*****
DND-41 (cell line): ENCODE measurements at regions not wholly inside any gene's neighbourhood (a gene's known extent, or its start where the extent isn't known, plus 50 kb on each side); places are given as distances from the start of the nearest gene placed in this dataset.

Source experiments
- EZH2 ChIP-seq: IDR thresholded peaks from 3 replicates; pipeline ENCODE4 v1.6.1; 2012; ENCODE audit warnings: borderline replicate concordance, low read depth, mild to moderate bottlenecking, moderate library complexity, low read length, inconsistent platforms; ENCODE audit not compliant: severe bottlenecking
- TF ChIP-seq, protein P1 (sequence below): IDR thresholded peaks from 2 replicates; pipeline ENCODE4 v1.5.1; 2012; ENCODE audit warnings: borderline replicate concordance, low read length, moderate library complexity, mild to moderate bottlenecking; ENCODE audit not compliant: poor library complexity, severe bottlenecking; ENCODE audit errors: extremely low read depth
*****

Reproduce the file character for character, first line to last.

DND-41 (cell line): ENCODE measurements at regions not wholly inside any gene's neighbourhood (a gene's known extent, or its start where the extent isn't known, plus 50 kb on each side); places are given as distances from the start of the nearest gene placed in this dataset.

Source experiments
- EZH2 ChIP-seq: IDR thresholded peaks from 3 replicates; pipeline ENCODE4 v1.6.1; 2012; ENCODE audit warnings: borderline replicate concordance, low read depth, mild to moderate bottlenecking, moderate library complexity, low read length, inconsistent platforms; ENCODE audit not compliant: severe bottlenecking
- TF ChIP-seq, protein P1 (sequence below): IDR thresholded peaks from 2 replicates; pipeline ENCODE4 v1.5.1; 2012; ENCODE audit warnings: borderline replicate concordance, low read length, moderate library complexity, mild to moderate bottlenecking; ENCODE audit not compliant: poor library complexity, severe bottlenecking; ENCODE audit errors: extremely low read depth